Another theory in Orientalism concentrates on the "other," or more precisely, Wilde's "attention to foreign models" in order to present the gothic aesthetic. The act of corruption, for many years, has been reserved for many domestic or city gothic novels and this one is no exception. In chapter one, the aristocratic sense of musing and corrupting material items is depicted as a piece of foreshadowing. Dorian corrupts the painting by acting immorally, and we know this is true from how the novel turns out. But, it is very clear that someone has corrupted items before him.

Now, it is very well known in orientalism that the more "eastern" or "oriental" the object is, the more direct the corruption upon the product will be. Since a painting is reserved for the occident and the rich, the corruption is far more indirect. But, the most direct form of corruption upon an item is Lord Henry smoking on the Persian Saddlebags and therefore, tainting them:

"From the corner of the divan of Persian saddlebags on which he was lying, smoking, as was his custom, innumerable cigarettes, Lord Henry Wotton could just catch the gleam of the honey-sweet and honey-coloured blossoms..."

This oriental image is prominent in the text as the Opium Dens attended by Dorian and Henry show a more vivid image of the "other"—and with the opium, it is tainted by the smokers of the occident. Therefore, it is not only Dorian's personality that is tainted through influence in the novel, we could take this more direct tainting of the oriental items as a metaphor for Dorian's personality. It would sound like this:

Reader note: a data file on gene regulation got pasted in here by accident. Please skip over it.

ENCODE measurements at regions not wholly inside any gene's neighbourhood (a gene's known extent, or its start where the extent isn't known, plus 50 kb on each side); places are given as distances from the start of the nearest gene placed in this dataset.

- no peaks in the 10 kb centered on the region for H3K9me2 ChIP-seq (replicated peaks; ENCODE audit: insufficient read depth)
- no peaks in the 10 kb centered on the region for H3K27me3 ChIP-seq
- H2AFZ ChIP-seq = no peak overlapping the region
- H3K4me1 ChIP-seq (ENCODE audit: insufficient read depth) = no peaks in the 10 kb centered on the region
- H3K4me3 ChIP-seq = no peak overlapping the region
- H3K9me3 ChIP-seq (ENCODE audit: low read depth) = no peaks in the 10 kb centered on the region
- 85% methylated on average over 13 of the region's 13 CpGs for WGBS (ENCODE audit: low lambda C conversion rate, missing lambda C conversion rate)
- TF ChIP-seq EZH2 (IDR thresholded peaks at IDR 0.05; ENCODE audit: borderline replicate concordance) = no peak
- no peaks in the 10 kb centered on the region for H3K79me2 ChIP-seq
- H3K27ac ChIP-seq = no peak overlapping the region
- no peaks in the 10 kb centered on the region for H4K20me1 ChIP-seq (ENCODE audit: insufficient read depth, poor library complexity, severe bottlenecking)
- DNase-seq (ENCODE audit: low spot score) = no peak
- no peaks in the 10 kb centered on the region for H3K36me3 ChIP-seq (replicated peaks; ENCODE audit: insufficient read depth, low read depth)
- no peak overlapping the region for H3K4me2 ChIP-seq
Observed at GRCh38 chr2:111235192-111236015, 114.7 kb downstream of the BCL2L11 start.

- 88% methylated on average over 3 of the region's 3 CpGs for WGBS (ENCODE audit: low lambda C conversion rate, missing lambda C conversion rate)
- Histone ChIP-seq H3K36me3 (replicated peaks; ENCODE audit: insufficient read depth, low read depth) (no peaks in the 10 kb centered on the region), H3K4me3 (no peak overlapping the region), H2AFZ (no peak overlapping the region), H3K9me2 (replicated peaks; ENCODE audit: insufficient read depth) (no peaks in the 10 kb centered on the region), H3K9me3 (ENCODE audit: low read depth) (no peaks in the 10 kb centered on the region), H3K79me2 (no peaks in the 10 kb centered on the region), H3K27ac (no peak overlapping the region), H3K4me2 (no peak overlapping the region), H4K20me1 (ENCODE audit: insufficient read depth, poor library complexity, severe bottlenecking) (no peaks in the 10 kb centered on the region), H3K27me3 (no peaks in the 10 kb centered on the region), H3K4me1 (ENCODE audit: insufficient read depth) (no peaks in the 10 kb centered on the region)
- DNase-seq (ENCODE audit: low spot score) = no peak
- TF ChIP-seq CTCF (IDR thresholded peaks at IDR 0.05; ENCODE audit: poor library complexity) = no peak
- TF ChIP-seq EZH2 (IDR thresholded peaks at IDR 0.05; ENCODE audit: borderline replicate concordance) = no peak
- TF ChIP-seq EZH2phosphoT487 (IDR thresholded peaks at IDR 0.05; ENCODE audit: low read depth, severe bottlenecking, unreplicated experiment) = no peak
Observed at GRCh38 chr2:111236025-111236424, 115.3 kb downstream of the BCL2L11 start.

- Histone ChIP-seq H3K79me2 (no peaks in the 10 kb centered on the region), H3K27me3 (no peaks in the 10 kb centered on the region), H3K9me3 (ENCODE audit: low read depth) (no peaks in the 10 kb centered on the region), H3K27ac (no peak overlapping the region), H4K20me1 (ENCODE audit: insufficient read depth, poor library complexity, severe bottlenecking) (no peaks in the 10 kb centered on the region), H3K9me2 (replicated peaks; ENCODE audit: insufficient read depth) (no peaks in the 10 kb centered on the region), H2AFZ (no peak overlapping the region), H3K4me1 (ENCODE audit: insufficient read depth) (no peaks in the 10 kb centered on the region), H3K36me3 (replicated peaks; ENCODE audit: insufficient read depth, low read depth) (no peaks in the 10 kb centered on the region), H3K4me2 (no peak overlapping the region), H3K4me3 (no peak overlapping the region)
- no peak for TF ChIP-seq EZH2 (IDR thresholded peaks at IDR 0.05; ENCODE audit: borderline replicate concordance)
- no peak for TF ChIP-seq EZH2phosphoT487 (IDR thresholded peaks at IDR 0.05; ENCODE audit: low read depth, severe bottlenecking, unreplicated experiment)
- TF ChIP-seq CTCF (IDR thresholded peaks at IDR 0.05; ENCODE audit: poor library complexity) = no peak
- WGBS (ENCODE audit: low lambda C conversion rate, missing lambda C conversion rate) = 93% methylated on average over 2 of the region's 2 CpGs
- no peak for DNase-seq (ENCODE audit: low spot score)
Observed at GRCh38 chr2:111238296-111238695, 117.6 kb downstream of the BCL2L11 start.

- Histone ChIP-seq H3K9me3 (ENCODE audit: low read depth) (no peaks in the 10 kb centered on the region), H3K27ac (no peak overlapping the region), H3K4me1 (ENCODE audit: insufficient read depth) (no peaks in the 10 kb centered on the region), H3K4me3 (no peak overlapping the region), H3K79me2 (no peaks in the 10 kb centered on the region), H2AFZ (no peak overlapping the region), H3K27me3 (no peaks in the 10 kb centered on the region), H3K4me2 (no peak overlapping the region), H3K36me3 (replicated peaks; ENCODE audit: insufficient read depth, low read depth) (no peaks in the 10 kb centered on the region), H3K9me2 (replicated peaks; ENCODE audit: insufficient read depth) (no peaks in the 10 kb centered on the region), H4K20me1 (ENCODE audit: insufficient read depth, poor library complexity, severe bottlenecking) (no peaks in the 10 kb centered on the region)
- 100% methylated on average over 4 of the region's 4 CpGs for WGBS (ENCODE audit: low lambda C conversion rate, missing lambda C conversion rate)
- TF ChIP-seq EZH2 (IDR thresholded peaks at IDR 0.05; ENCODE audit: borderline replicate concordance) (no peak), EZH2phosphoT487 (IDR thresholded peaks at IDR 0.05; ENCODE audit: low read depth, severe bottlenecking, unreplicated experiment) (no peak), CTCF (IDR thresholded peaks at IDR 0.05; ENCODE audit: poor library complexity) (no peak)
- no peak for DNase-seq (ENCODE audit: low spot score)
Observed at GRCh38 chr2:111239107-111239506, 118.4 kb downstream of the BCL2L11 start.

The "other" items of the orient are a metaphor for Dorian's personality as, most of the time they are described as beautiful, but a lot else is overlooked. They are both tainted by the influence or direction of Lord Henry and therefore, both suffer the same fate of becoming destroyed.

As we know, Oscar Wilde was an aesthete, a theorist of aestheticism. Aestheticism's grounds work on the appreciation of "art for art's sake"—a line from Walter Pater's History of the Renaissance philosophy text. This was a text that drove aesthetes like Wilde on in the subject. We're going to go through what Wilde has to say about his text by looking at the cryptic but evocative preface he puts at the beginning of it.